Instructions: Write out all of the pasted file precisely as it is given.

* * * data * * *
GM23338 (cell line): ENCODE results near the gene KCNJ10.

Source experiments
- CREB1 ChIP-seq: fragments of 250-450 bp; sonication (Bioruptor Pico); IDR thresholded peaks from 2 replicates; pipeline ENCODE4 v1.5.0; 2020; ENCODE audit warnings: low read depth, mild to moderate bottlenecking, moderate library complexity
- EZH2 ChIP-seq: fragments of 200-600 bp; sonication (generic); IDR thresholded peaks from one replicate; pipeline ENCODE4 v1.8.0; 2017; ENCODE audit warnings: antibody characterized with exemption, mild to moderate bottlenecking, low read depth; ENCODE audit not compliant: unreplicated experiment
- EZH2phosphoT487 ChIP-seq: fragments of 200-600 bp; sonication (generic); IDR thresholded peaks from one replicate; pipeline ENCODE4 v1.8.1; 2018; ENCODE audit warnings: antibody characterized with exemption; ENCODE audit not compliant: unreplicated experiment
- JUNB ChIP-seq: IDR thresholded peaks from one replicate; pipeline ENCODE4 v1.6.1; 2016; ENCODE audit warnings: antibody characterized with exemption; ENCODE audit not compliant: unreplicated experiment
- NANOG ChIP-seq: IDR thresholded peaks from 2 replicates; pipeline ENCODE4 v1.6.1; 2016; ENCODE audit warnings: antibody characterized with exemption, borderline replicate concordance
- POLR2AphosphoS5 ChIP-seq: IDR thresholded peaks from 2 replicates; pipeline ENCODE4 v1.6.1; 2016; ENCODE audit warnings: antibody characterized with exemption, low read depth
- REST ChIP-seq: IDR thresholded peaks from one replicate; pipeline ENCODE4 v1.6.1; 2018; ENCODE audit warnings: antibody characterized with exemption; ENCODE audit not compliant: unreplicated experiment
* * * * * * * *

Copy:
GM23338 (cell line): ENCODE results near the gene KCNJ10.

Source experiments
- CREB1 ChIP-seq: fragments of 250-450 bp; sonication (Bioruptor Pico); IDR thresholded peaks from 2 replicates; pipeline ENCODE4 v1.5.0; 2020; ENCODE audit warnings: low read depth, mild to moderate bottlenecking, moderate library complexity
- EZH2 ChIP-seq: fragments of 200-600 bp; sonication (generic); IDR thresholded peaks from one replicate; pipeline ENCODE4 v1.8.0; 2017; ENCODE audit warnings: antibody characterized with exemption, mild to moderate bottlenecking, low read depth; ENCODE audit not compliant: unreplicated experiment
- EZH2phosphoT487 ChIP-seq: fragments of 200-600 bp; sonication (generic); IDR thresholded peaks from one replicate; pipeline ENCODE4 v1.8.1; 2018; ENCODE audit warnings: antibody characterized with exemption; ENCODE audit not compliant: unreplicated experiment
- JUNB ChIP-seq: IDR thresholded peaks from one replicate; pipeline ENCODE4 v1.6.1; 2016; ENCODE audit warnings: antibody characterized with exemption; ENCODE audit not compliant: unreplicated experiment
- NANOG ChIP-seq: IDR thresholded peaks from 2 replicates; pipeline ENCODE4 v1.6.1; 2016; ENCODE audit warnings: antibody characterized with exemption, borderline replicate concordance
- POLR2AphosphoS5 ChIP-seq: IDR thresholded peaks from 2 replicates; pipeline ENCODE4 v1.6.1; 2016; ENCODE audit warnings: antibody characterized with exemption, low read depth
- REST ChIP-seq: IDR thresholded peaks from one replicate; pipeline ENCODE4 v1.6.1; 2018; ENCODE audit warnings: antibody characterized with exemption; ENCODE audit not compliant: unreplicated experiment